This study analyzes a variation between taranai/tarinai in the Okazaki Survey on Honorifics (OSH), conducted thrice by the National Institute of Japanese Language and Linguistics, starting with the first survey, OSH I in 1957, followed by OSH II in 1972 and OSH III in 2008. Okazaki is in the contact area of taranai and tarinai, which are distributed in the Western and Eastern parts of Japan, respectively, thus resulting in an active variation between the two forms. We show that the percentage of tarinai usage decreases from OSH I to II, and increases from II to III. Respondents tended to use their choice in the first survey, but the correlation between their choice of the two forms and the age of the respondents of the first survey was not significant. This implies that the change from taranai to tarinai indicates an acquisition of a new word, and it is not bound by the critical period of language acquisition. Based on various evidence, we conclude that the change from OSH I to II is an accommodation of the Nagoya dialect, a major city to the west of Okazaki in the taranai area, and the one from OSH II to III is a return to the original usage prevalent in the Okazaki area.
National Institute for Japanese Language and Linguistics (NINJAL) is conducting continuous linguistic survey in Tsuruoka-City. Sounds are one of the research items. Paying attention to the percentage of those who use nasal ga, we performed real time comparison. It turned out that the nasal ga is on the decline in the meantime. However, observing the cohort (the same birth group), it turned out that there is not a big change. This shows that the cause of declines of nasal ga mainly depends on a constituent's exchange. It seems that there are few people who changed their pronunciation. In order to make this clear, we analyzed also the data of the panel survey. It was claryfied that it is generally right. Paying attention to the same year-of-birth layer, we compared the difference of continuous survey with that of the panel survey. It turned out that there is a difference in about ten percent. We examined the reason which brought such a result. We guess that the respondent of a panel survey contain strong normative consciousness for language more than average. If that is truth, the panel survey is very useful at the point that we can grasp the existence of an individual change certainly. However, in grasping a numerical value, there may be a limit.
This paper reports the Longitudinal Database of Dialect Standardization in Tsuruoka City of Yamagata Prefecture. The latest version of this database (ver.2.0) has informer’s attribute data, phonetic data, and language attitude data based on three times surveys conducted in 1950, 1971, and 1991.
This paper attempts to classify and extract role language from a video game which is a new linguistic text. After using cluster analysis and specialization coefficient on “Dragon Quest 3 ”, I found 6 clusters as follows: 1. Outsiders’ language (the case particles GA/WO, and the adverbial particle HA are seldom used); 2. Women’s language (the pronoun ATASHI, the auxiliary verb CHAU, the adverbial particles TTARA/NANNTE, the conjunction particle KEREDO, the final particles KASHIRA/MONO/WA/NO/NE, and the interjections KYA-/MAA/ARA are frequently used); 3. Neutral language (there are no characteristic expressions in this group); 4. Elders’ language (the pronouns SONATA/WASHI, the auxiliary verbs JYA/TORU/DEARU/MAI, the adverbial particle NAZO, the final particles NOU/ZOI/ZO, and the interjection YAREYARE are frequently used); 5. Men’s language (the pronouns OMEE/ORE/ANNTA, the auxiliary verbs YAGARU/CHIMAU/TEYARU, the adverbial particle NANNKA, the final particles ZE/I/SA, and the interjections HEI/OI are frequently used); 6. Boys’ language (the pronoun BOKU, the final particles YOU/SA/YA/NAA, the quasi-nominal particle N, and the interjections WA-I/NEE are frequently used). It means that adverbial particles and conjunction particles receiving less attention before may be a factor of role language.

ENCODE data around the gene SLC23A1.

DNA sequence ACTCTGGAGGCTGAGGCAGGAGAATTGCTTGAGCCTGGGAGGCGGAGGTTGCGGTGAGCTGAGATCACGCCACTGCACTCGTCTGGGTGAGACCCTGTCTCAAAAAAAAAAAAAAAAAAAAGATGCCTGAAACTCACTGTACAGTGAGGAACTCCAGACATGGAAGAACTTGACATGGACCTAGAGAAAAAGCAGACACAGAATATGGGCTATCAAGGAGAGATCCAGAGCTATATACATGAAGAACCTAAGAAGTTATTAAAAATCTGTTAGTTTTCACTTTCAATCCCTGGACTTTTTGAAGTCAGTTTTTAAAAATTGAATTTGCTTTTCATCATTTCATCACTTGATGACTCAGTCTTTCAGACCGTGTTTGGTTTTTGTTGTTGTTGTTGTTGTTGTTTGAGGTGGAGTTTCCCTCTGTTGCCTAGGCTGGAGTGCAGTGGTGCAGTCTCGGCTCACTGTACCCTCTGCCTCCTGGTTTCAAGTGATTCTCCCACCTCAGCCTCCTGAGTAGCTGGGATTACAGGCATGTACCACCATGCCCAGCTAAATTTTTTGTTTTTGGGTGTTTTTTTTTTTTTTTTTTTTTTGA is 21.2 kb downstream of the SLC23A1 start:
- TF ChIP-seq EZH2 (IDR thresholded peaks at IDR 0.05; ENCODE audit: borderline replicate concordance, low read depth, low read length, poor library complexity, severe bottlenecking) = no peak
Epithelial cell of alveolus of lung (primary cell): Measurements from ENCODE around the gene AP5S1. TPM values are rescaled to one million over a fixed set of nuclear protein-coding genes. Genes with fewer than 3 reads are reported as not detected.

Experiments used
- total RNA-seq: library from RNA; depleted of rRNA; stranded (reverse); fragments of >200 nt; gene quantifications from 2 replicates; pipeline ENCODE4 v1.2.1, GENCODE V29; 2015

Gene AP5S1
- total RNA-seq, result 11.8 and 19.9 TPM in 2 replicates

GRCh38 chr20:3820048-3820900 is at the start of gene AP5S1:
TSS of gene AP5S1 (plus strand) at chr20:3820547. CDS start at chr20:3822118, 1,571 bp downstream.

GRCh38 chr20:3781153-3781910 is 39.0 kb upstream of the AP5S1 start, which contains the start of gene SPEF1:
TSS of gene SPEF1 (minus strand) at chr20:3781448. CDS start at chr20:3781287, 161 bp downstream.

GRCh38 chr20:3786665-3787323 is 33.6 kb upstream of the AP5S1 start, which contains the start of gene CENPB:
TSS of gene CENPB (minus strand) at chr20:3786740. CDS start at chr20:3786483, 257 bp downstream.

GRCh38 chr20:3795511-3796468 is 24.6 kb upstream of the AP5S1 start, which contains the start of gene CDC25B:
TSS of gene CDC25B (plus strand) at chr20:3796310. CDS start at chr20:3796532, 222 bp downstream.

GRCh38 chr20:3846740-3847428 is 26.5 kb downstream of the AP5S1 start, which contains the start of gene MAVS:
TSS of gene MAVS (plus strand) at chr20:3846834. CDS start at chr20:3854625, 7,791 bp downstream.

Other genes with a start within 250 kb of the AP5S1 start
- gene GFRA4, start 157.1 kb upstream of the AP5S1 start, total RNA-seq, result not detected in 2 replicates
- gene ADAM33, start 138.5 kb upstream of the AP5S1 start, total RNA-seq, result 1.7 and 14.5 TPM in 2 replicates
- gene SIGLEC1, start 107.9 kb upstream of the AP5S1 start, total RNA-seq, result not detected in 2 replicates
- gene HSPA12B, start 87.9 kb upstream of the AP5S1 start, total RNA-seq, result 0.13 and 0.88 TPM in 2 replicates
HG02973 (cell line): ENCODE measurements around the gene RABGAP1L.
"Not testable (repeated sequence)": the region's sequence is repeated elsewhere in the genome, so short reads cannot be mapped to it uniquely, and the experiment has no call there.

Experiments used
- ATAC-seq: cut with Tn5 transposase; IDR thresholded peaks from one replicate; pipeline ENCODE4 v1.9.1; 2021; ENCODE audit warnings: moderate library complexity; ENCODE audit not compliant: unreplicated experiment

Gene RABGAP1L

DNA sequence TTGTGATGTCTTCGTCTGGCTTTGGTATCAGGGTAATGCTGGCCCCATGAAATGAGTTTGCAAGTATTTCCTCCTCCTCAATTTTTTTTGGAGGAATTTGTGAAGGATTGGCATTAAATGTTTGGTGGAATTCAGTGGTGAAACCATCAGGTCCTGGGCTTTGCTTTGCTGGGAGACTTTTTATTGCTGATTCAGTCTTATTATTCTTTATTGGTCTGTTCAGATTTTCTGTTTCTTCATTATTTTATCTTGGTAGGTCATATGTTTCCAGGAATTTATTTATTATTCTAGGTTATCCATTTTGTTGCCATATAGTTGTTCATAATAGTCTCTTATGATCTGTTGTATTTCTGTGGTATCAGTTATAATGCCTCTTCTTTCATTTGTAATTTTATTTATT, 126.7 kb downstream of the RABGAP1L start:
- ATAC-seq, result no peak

This paper quantitatively examines the alternation between the two negative addressee-honorific constructions in contemporary Japanese; -mas-en (the prescriptive form) and nai desu (the new form). Based on the interpretation of the best statistical model, this paper makes two novel observations. First, presence of the epistemic suffix -yoo is the strongest in effect size, favoring the new form. Second, although previous studies hypothesized that stative predicates (e.g., wakar- ‘understand’ and deki- ‘ can’) are prototypes for the new form (Noda 2004; Kawaguchi 2014), they do not show a systematic, strong preference when important fixed effects are all controlled. Instead, this paper identifies the prototypes for each construction by looking at the estimated value of the random effect, revealing that -tai ‘ want’ is a prototype of the nai desu form and nega-e- ‘ can wish’ is a prototype of the -mas-en form.
We have been constructing the Corpus of Everyday Japanese Conversation, CEJC, under the NINJAL collaborative research project since 2016. The main features of the CEJC are i) that we target conversations embedded in naturally occurring activities in daily life; ii) that we collect various kinds of everyday conversations in a balanced manner so as to capture the diversity of everyday conversations and to observe natural conversational behavior; and iii) that we collect and publish not only audio but also video data in order to precisely understand the mechanism of our real-life social behavior. Prior to the publication of the whole corpus scheduled for 2022, we published the monitor version of the CEJC in December 2018. In this article, we first outline the design of the monitor version of the CEJC. Then, we conduct a preliminary analysis, showing possible implications of the corpus.